In the last few years, Thailand is becoming a really popular tourist and backpacking destination, not only for its breathtaking nature and for its rich culture, but also for its particular and interesting culinary. But not everything that most people see as travelers truly represents real life in the country. In the text below, the top 10 facts about living conditions in Thailand, that will try to give a clearer picture of this Southeast Asian nation, are presented.
Top 10 Facts About Living Conditions in Thailand
- Between the 1970s and 1990s, Thailand went through a monumental economic growth that led the country to a position in which it could improve the living conditions of a lot of its citizens. GDP per capita has increased from $863 in 1975 to $1,335 in 1985.
- Although some people could get huge benefits from Thailand’s economic growth, the wealth was not equally distributed, leaving the lower 30 percent of the population in rough conditions to fight for their survival.
- In the past, there used to be some policies that encouraged Thailanders to take their personal credit with programs like first car loans, for example. But after resulting in high household debt, the government decided to shut down the program.
- The country is suffering from a lack of labor force due to its quickly aging population. As a response to this, Thailand’s government is promoting women’s participation in the workforce by giving support to child care services.
- Thailand is considered to be a safe country to live in with a moderate crime rate of 47.7 percent. However, in the past three years, the country has increased its crime rate by 62.7 percent. Of all the cities of the country, Phuket is considered to be its most dangerous one to live in.
- Due to is high demand for entertainment and for being the economic, cultural, historical and commercial hub of the country, Thailand’s capital Bangkok is the most expensive city to live in and is among the world’s 100 most expensive cities.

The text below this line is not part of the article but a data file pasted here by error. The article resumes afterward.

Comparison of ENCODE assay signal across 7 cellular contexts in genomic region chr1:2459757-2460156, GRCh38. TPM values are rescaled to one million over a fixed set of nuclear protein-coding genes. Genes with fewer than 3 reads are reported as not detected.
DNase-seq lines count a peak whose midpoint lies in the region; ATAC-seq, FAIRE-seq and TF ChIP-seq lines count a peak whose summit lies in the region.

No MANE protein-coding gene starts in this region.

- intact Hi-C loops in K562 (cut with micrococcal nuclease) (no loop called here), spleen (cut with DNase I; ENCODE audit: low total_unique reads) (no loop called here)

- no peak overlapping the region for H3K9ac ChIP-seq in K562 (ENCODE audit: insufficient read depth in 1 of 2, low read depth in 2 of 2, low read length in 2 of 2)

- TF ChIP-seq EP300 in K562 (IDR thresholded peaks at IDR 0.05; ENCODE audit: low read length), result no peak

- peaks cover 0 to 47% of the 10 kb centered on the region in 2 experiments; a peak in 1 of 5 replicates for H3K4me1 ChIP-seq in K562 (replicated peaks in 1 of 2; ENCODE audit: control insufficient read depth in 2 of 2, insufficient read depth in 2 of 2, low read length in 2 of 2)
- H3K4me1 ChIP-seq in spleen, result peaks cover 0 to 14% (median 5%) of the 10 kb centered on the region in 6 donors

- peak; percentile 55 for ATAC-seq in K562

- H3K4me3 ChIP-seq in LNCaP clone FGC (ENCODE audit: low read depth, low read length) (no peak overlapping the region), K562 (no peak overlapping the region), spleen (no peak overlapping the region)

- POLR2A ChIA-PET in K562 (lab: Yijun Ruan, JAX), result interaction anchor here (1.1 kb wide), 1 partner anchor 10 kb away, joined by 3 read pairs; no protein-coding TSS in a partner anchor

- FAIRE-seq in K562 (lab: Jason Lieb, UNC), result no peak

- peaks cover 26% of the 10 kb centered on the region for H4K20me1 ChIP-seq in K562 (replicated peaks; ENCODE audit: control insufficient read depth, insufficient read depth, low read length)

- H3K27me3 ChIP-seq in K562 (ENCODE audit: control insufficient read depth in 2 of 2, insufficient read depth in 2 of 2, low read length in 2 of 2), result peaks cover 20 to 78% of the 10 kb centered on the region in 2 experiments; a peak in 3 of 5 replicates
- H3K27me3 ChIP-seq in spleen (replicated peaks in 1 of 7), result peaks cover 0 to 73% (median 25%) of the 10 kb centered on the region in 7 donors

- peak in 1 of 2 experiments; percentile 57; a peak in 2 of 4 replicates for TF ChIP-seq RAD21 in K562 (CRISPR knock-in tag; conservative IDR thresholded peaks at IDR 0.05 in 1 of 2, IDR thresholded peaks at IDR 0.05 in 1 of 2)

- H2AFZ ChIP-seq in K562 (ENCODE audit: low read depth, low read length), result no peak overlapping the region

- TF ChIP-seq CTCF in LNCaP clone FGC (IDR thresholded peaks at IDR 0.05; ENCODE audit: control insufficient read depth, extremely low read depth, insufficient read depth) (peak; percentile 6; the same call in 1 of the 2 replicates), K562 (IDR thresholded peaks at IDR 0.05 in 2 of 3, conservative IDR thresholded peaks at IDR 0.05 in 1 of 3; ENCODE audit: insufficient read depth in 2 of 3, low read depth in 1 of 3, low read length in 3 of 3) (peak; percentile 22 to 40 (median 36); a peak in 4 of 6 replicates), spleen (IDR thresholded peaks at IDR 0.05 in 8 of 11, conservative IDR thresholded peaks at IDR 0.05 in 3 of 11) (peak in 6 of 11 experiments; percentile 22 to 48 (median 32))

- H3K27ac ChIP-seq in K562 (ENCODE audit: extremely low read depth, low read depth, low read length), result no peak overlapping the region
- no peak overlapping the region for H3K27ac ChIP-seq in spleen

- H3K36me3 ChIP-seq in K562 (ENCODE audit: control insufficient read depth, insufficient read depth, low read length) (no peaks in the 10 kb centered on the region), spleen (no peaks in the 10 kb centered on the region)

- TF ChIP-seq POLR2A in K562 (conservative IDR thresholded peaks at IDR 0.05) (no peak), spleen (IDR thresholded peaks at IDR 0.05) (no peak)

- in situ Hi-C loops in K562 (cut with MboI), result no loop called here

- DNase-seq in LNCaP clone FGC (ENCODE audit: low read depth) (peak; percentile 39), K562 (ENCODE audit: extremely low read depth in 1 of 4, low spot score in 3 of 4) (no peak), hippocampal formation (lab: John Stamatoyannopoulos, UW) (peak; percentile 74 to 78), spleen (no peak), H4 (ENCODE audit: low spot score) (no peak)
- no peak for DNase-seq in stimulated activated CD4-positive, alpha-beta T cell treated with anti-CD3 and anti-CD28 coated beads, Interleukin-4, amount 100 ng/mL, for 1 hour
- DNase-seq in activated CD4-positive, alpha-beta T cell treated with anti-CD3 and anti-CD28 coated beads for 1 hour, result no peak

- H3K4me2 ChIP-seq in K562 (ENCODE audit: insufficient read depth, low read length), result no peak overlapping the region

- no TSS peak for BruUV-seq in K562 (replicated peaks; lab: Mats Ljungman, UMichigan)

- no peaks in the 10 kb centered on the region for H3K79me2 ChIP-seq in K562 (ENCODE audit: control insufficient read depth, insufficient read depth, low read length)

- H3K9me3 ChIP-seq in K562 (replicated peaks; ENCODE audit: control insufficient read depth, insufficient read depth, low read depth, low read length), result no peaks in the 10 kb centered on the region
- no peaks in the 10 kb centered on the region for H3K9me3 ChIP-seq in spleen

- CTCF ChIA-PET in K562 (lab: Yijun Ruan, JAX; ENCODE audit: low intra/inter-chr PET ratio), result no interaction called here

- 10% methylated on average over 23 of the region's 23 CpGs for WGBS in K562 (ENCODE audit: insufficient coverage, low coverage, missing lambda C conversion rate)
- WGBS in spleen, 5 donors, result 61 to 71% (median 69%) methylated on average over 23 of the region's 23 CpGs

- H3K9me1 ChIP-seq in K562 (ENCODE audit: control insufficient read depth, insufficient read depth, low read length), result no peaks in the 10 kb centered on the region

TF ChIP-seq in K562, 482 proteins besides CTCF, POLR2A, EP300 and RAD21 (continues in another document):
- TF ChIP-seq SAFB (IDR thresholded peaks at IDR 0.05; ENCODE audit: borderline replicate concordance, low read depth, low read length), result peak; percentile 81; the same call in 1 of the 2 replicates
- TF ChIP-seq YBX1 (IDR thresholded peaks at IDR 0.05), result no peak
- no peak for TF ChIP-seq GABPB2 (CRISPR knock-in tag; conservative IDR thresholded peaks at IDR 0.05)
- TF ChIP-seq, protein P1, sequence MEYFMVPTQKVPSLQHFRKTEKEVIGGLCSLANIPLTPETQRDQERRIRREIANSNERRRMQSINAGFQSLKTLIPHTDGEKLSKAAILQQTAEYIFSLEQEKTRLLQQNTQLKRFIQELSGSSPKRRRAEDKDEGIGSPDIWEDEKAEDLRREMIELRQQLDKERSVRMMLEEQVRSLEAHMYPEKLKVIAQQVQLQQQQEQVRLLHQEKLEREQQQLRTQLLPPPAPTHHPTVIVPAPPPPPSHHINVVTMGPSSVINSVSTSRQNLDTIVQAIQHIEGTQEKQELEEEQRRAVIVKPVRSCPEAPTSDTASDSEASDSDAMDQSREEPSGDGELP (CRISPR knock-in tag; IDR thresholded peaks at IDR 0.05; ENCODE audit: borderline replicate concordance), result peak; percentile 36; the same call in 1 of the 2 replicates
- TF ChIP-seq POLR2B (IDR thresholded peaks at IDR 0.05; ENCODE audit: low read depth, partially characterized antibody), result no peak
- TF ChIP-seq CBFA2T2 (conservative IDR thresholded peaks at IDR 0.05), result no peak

- During the majority of the year, the weather is extremely hot in Thailand. April is the hottest month when the temperature can reach more than 30 degrees Celsius. From May to October, the country is in the monsoon season, presented with the particularly hot weather, but along with it with heavy rains. This can be thought for the ones not prepared for these living conditions.
- Thailand is considered to be highly polluted country. The belief is that this issue emerged after the country migrated from an agricultural economy to an industrialized one, resulting in rough polluted air that directly affects the population’s health.
- In the country’s education system, it is optional for the children to go to pre-school education. However, the percentage of parents that opt to enroll their infants in a daycare center or kindergartens is high. Nine years of public education are mandatory for all children in the country.
- The traffic in Thailand is considered a bit chaotic, as the average time index is 39.38 minutes. A car is the most used form of transportation, further compounding to the issue of air pollution in the country.
As for every country, the top 10 living conditions in Thailand show that there are various pros and cons of living in the country. There are things that cannot be easily repaired, such as the unequal distribution of wealth. But improving other things, such as air pollution and the safety of the country can be done by realizing that everyone is responsible and that only by a joint effort of all citizens, Thailand can move forward.
– Rafaela Neno